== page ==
by Daniel H. Swerdlow-Freed, Ph.D.(Daniel H. Swerdlow-Freed, Ph.D. is a Licensed Psychologist.
Contact information is available at the end of this article.)
Domestic violence against women and children is a serious societal concern. Researchers have estimated that each year more than 10% of American women are the victims of domestic violence, and that three million American children are exposed to domestic violence. Research has shown that these children are also at risk of being battered by their abusive parent, and that boys who witness domestic violence are more likely to batter their own partners in adulthood.
Research and clinical experience have shown that batterers often display characteristics and attitudes marked by control, manipulation, a sense of entitlement, extreme selfishness, jealousy, a propensity to blame others, and a penchant for denying or minimizing the seriousness of their behavior and its consequences. Batterers tend to be unreliable partners in parenting and frequently hold unrealistic ideas of what constitutes appropriate parenting. In addition, they tend to be harshly critical of the other parent's weaknesses and shortcomings, while blind to their own deficiencies and limitations.
Some batterers take a lax or permissive approach to child rearing and leave this function to their spouse. Even though they disengage from the everyday demands of parenting, many batterers do not withhold judgment of the other parent's competence, and harshly criticize the other parent for any perceived shortcoming, regardless of how small or insignificant it may be. Other batterers display a harsh, rigid and authoritarian discipline style where they expect their spouse and children to immediately comply with their rules and meet their demands without question. Such parents typically have an inflated sense of their competence as parents and do not tolerate feedback that does not support this distorted image, or challenges their authority.
Parents who physically abuse their spouses provide very poor role models for children. Their behavior teaches that violence and aggression are legitimate methods to deal with conflict or get one's needs met. Moreover, battering a spouse undermines that parent's authority and teaches children that it is permissible to mistreat and disrespect a parent.
When a spouse is repeatedly physically abused, it is inevitable that the children will be exposed to this brutality, and its aftermath. Even when children do not directly witness violence or overhear it, they see its effects on their battered parent and are usually frightened by its occurrence and frustrated over their inability to do anything about it. The ability of an abused parent to provide nurturing, supervision and guidance is often severely compromised, and this lack of support can be quite harmful to children. It should also be noted that men who batter their wives are more likely than non-batterers to physically abuse their children as well, and, the risk of abuse to children increases with the severity and frequency of violence toward the mother.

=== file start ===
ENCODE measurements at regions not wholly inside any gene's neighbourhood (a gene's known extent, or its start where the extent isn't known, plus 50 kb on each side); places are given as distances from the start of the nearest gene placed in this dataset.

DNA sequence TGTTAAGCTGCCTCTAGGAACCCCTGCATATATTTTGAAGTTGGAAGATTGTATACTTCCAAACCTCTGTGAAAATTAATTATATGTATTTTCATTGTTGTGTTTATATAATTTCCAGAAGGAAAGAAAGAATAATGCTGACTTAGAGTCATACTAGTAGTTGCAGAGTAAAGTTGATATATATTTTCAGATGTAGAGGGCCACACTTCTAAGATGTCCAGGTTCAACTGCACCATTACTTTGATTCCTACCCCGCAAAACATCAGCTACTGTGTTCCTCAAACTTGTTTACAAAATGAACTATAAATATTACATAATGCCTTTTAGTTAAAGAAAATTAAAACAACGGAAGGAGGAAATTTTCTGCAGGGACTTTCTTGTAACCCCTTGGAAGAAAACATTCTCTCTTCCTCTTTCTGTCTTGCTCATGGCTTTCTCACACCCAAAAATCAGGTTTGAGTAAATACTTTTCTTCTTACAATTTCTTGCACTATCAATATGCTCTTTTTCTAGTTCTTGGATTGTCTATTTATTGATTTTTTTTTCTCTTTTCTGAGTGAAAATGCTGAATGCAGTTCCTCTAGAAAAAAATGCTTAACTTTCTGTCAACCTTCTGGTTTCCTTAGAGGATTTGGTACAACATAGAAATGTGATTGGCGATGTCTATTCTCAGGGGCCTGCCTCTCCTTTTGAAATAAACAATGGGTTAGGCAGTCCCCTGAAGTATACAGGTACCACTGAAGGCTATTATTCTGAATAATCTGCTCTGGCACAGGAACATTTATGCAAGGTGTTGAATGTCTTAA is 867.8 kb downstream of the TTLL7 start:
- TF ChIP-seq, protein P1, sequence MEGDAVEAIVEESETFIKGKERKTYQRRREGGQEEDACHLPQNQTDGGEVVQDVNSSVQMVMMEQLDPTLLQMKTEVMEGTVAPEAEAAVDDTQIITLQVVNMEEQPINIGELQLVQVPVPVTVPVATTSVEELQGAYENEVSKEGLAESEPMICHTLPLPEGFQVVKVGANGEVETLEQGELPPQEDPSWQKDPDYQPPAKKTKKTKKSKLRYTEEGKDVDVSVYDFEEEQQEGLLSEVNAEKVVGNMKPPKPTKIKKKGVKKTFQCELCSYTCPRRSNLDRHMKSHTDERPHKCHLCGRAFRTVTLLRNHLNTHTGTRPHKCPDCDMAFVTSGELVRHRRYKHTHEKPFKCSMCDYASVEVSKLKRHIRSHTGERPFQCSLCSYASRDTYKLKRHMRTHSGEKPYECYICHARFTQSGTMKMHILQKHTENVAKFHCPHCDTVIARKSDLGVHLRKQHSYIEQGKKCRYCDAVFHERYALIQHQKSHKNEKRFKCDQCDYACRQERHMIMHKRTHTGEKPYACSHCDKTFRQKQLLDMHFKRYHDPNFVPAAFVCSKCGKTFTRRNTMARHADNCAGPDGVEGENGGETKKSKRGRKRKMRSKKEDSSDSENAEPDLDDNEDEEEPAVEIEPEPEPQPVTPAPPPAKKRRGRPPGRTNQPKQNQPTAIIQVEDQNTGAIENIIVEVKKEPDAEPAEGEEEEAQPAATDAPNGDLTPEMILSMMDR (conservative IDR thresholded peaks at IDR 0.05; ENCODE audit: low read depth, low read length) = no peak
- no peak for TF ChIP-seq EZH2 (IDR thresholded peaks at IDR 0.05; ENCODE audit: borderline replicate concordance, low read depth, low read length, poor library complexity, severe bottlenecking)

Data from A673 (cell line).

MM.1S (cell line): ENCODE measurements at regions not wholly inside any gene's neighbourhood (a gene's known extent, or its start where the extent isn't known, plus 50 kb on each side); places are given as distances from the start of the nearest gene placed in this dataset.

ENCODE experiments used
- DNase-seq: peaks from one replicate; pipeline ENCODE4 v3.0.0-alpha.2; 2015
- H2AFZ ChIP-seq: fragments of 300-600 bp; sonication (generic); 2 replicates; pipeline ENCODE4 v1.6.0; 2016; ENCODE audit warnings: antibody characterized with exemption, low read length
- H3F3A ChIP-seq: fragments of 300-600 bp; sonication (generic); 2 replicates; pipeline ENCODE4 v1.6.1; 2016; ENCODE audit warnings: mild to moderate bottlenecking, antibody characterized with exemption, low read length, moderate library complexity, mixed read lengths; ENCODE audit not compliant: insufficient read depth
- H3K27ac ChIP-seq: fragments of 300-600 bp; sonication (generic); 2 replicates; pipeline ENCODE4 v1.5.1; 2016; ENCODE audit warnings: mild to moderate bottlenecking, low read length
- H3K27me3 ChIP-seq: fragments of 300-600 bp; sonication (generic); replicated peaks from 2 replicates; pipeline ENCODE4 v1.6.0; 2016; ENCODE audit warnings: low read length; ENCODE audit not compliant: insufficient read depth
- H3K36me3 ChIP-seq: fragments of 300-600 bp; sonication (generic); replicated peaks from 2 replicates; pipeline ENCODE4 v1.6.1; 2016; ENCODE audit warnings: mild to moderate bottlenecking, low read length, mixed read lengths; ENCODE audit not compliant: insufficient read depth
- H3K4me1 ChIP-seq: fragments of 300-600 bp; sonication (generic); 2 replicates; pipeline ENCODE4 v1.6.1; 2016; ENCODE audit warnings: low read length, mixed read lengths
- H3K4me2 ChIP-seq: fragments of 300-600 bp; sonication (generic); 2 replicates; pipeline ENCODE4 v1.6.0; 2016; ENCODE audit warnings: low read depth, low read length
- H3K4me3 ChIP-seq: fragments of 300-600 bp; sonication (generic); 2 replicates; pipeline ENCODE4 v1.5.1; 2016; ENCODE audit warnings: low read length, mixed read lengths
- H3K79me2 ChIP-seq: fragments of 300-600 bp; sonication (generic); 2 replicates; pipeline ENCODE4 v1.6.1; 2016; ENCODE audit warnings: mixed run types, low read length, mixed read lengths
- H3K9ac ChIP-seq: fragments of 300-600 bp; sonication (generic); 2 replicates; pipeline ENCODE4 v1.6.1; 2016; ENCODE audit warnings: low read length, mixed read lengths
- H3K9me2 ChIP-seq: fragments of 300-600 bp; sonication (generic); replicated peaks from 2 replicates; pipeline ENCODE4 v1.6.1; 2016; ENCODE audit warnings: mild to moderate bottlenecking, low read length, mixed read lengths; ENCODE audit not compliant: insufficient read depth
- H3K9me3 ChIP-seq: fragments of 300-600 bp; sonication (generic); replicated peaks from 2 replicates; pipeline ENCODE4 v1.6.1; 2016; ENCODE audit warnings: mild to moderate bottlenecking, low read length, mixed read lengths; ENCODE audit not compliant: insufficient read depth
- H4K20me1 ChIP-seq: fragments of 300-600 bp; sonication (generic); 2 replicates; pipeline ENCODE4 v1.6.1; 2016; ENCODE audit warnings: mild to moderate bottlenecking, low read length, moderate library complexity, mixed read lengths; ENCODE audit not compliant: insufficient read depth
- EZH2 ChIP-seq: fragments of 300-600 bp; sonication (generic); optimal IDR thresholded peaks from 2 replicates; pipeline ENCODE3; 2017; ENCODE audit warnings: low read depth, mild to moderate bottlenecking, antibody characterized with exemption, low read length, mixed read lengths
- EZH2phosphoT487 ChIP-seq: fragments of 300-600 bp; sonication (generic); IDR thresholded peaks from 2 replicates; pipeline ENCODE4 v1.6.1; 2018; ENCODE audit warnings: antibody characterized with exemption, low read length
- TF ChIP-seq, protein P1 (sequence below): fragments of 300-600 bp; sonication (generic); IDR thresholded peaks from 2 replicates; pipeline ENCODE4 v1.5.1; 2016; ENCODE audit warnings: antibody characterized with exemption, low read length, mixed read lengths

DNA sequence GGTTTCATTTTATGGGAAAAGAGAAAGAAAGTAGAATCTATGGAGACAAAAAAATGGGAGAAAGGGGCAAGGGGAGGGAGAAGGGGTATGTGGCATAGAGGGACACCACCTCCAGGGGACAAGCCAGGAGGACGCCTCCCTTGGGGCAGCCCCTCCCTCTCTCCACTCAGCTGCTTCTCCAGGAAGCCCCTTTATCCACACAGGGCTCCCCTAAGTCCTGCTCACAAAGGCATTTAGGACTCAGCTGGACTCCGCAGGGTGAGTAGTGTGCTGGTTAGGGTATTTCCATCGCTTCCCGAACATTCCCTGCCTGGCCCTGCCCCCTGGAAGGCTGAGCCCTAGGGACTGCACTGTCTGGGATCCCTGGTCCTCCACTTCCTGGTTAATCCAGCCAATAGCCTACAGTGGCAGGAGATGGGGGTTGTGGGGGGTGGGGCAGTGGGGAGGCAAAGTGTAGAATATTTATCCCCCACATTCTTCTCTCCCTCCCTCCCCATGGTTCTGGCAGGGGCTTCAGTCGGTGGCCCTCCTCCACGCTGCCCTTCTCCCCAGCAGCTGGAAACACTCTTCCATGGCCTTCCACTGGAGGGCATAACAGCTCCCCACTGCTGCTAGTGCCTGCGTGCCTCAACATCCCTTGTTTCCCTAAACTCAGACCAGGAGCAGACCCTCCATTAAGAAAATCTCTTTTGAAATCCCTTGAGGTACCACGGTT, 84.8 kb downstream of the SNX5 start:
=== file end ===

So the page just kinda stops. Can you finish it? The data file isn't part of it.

Parents who batter their children are often minimally involved in their children's lives and provide minimal nurturing compared to parents who do not physically abuse their children. Because of their rigidity and inflexibility, child-batterers frequently refuse to compromise on day-to-day issues or to subordinate their own immediate desires in order to satisfy the wants or needs of their children. Furthermore, parents who batter often reveal a striking lack of knowledge and understanding of their children, and have no genuine comprehension of the negative effects of their behavior on their children's physical health and emotional well-being.
Research has shown that exposure to domestic violence is extremely harmful and has adverse effects on a child's normal development. Children who have been exposed to domestic violence are often more aggressive toward peers and display more behavior problems than children who have not. In addition, such children are less socially active, more worried about safety issues, and have more mental health problems, including higher rates of hyperactivity, anxiety, depression, and withdrawal, along with lower levels of academic achievement.
Boys who witness their father physically abuse their mother are at increased risk to abuse their girlfriends in adolescence and their partners in adulthood. Girls who witness domestic violence often believe that male violence is acceptable and they fail to take adequate steps to protect themselves when their boyfriends and husbands turn violent, blaming themselves for creating the situation which generates violence. They also tend to tolerate mean, demeaning and disrespectful behavior from boyfriends and husbands because they believe it is normal for males to act this way. Research has shown that girls who grow up in homes where domestic violence is prevalent are at increase risk to become the victim of abuse in adulthood.
This brief overview indicates the importance of teaching children that physical abuse, sexual abuse and other forms of violence are not to be tolerated, and that police, social service agencies and health professionals should be notified whenever there is any evidence that abuse has occurred.
Daniel H. Swerdlow-Freed, Ph.D. is a Licensed Psychologist in Michigan with an office in Farmington Hills, MI. For more information, you may contact him at:30600 Northwestern Highway, Suite 210Farmington Hills, Michigan 483341
Dr. Swerdlow-Freed maintains a website with additional practice information. You may link directly to his website at: http://drswerdlow-freed.com